Since that property went under the yellow signs a few years ago, the number of large bucks has increased dramatically throughout the area. But the change is viewed with ambivalence by some of us who have hunted here long enough to remember the days before QDM. For us, the significance of a big deer consisted at least partly in its very improbability. If you got a big buck, you got your picture taken. The rest of us looked at those pictures and wondered when our turn would come. The wondering inspired our hunting, and now we wonder what hunting could possibly mean in an age of diminished wondering. We look at all those big bucks now, and see them as hunting’s version of so many silicone boob jobs: visually arresting, but blurring an important distinction between significance and mere size.
I killed one of “their” bucks last season on the property I hunt, a modest eight-pointer no QDM practitioner would consider a “shooter.” He came from the south, crossed the property line, and stood facing me in a meadow a hundred yards away, staring stupidly. I took careful aim and shot him in the throat with a muzzleloader, dropping him in his tracks. I guess he had been passed up enough times to acquire the false impression that people with guns aren’t hungry. He hung 10 days in a cool shed before I butchered him, and every ounce was as delicious as filet mignon.
Of course it could be that my aversion to QDM is nothing more than the bitterness of being jilted. Perhaps in these changing times we locals glimpse a kind of exile for past sins. Maybe providence is evicting us from the land and giving her to outsiders who will restore her youth. As I said, we’ve worked her pretty hard. The QDM property certainly looks like a whitetail paradise. In fact, there seems to be no other reason, besides the deer, for the land to exist. It has large prairies of bluestem and switch grass, early successional timber from recent clearcuts, well managed hardwoods and protected creek banks, not to mention the hidden plots of engineered clover that I know must be there. The soil must be reveling below, at last enjoying all the Sabbaths we owe it.
If only they could find a way for people to belong there, too.
At half-past four a dark shiny lump appeared in the corn stubble. I thought it was a deer’s back, and had no sooner thought so than it was suddenly attached to a head, erect and alert. The doe was alone, ambling slowly toward me. I swung the compass in my mind and guessed she was 150 yards away, maybe 175. She turned broadside and began to feed. When I eased the rifle onto my shooting sticks, her head came up.
With the hammer back, I peered at her through the scope and waited for her chest to emerge from a tangle of bent corn stalks. She stood at the center of a small circular world separated into quadrants by a black cross that converged at her heart. She lowered her head again to feed and stepped forward, exposing her chest, as my finger tightened on the trigger. At the crack of the rifle she ran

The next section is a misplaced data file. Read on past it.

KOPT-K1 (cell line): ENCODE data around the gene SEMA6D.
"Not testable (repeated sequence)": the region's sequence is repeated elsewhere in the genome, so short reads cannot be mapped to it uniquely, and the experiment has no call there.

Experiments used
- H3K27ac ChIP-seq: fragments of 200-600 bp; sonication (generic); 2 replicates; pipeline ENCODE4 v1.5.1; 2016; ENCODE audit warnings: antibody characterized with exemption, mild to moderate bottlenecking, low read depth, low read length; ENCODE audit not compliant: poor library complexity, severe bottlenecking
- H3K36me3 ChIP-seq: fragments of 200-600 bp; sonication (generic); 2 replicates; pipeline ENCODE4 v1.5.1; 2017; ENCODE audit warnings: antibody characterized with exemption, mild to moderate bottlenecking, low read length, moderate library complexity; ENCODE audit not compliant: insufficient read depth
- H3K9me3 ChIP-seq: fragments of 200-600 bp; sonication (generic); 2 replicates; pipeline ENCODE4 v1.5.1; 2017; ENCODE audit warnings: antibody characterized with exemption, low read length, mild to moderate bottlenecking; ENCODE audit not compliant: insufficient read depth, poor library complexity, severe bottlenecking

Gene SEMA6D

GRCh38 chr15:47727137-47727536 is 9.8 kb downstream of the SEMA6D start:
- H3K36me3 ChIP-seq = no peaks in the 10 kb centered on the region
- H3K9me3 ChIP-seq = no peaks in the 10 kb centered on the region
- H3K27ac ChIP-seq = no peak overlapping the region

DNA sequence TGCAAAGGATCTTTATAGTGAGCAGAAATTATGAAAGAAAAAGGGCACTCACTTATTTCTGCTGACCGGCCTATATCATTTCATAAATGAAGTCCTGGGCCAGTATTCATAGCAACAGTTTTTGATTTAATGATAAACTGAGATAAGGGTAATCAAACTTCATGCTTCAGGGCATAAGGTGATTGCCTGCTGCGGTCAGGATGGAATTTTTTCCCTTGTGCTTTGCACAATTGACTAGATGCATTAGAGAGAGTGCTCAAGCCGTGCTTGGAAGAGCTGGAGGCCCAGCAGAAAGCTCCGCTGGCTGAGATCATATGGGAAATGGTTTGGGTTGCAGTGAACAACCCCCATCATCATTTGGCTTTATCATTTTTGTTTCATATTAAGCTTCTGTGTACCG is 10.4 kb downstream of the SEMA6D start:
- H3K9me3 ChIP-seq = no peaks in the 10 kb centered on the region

off the edge of her little world.
I lifted my head from the stock and saw her darting away to the north. Then she turned and headed back the way she had come. When I found her again in the scope, she had stopped. She wobbled on her feet, and I figured she was probably done. But I wanted to be sure, so with the cross on her shoulder I squeezed the trigger again, and she collapsed.
I trudged across the snowy corn stubble to where she lay, motionless on her side. Her belly faced me as I approached, and I noticed she was a buck. Kneeling, I rubbed his forehead and felt the nascent buttons that someday could have granted him a brief cameo in one of the neighbor’s wildlife snuff films. He might have been really something, if I hadn’t killed him.
He was a pretty little deer. The first bullet had passed through his chest an inch behind his shoulder. The second went through the top of the shoulder blades and nicked the spine—this I determined after dragging his entrails out onto the snow. Then I turned him belly-down to drain while I rubbed snow over my hands to clean them roughly.
For the quarter-mile drag to the car, I took the sling off the rifle, opened the small forward loop, then cinched it down over the deer’s neck, catching his front feet, too. Thus arranged, he slid across the snow behind me and erased my footprints in a shallow trough of red and white.
At home I backed the car up to the shed, and my wife gave me a thumbs-up through the window. The tenderloins tore easily free from the hanging carcass and went into a bowl of cold salted water. Once inside, I sliced them into small chunks and tossed them with olive oil and Greek spices. They fell briefly into a hot iron skillet, filling the room with the sweet aromas of garlic and meat. We ate them medium-rare, and they were really something.
Two days later, after warm temperatures melted the last of the snow, Aldene called to say he had found my knife by the gut pile and would put it in the kitchen window until I came down again. I told him I’d see him before turkey season, for sure, and would trade him a beer for a knife.
Chad Mason writes and lives with his wife and three daughters in south-central Iowa, where they eat a lot of deer.